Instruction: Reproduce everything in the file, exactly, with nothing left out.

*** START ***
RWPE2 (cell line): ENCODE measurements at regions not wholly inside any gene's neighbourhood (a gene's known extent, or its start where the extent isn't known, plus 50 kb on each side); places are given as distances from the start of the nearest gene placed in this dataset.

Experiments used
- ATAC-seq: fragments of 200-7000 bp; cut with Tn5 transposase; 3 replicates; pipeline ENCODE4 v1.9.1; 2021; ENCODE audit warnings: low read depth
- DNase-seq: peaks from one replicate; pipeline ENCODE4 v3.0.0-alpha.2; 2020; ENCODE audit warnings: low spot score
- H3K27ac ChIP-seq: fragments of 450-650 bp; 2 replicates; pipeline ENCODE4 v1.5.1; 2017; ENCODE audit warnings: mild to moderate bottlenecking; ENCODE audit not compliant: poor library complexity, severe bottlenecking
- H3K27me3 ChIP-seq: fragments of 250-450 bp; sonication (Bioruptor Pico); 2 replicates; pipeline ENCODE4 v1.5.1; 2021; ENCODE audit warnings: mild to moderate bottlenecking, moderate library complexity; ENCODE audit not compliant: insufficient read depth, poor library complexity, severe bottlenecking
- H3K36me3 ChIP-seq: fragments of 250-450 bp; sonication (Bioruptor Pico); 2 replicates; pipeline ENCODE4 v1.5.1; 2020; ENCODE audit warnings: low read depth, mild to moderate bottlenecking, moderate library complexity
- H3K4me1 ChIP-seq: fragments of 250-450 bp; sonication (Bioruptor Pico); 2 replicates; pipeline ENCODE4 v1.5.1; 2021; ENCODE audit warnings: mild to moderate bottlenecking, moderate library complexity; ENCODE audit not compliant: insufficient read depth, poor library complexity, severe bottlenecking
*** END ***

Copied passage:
RWPE2 (cell line): ENCODE measurements at regions not wholly inside any gene's neighbourhood (a gene's known extent, or its start where the extent isn't known, plus 50 kb on each side); places are given as distances from the start of the nearest gene placed in this dataset.

Experiments used
- ATAC-seq: fragments of 200-7000 bp; cut with Tn5 transposase; 3 replicates; pipeline ENCODE4 v1.9.1; 2021; ENCODE audit warnings: low read depth
- DNase-seq: peaks from one replicate; pipeline ENCODE4 v3.0.0-alpha.2; 2020; ENCODE audit warnings: low spot score
- H3K27ac ChIP-seq: fragments of 450-650 bp; 2 replicates; pipeline ENCODE4 v1.5.1; 2017; ENCODE audit warnings: mild to moderate bottlenecking; ENCODE audit not compliant: poor library complexity, severe bottlenecking
- H3K27me3 ChIP-seq: fragments of 250-450 bp; sonication (Bioruptor Pico); 2 replicates; pipeline ENCODE4 v1.5.1; 2021; ENCODE audit warnings: mild to moderate bottlenecking, moderate library complexity; ENCODE audit not compliant: insufficient read depth, poor library complexity, severe bottlenecking
- H3K36me3 ChIP-seq: fragments of 250-450 bp; sonication (Bioruptor Pico); 2 replicates; pipeline ENCODE4 v1.5.1; 2020; ENCODE audit warnings: low read depth, mild to moderate bottlenecking, moderate library complexity
- H3K4me1 ChIP-seq: fragments of 250-450 bp; sonication (Bioruptor Pico); 2 replicates; pipeline ENCODE4 v1.5.1; 2021; ENCODE audit warnings: mild to moderate bottlenecking, moderate library complexity; ENCODE audit not compliant: insufficient read depth, poor library complexity, severe bottlenecking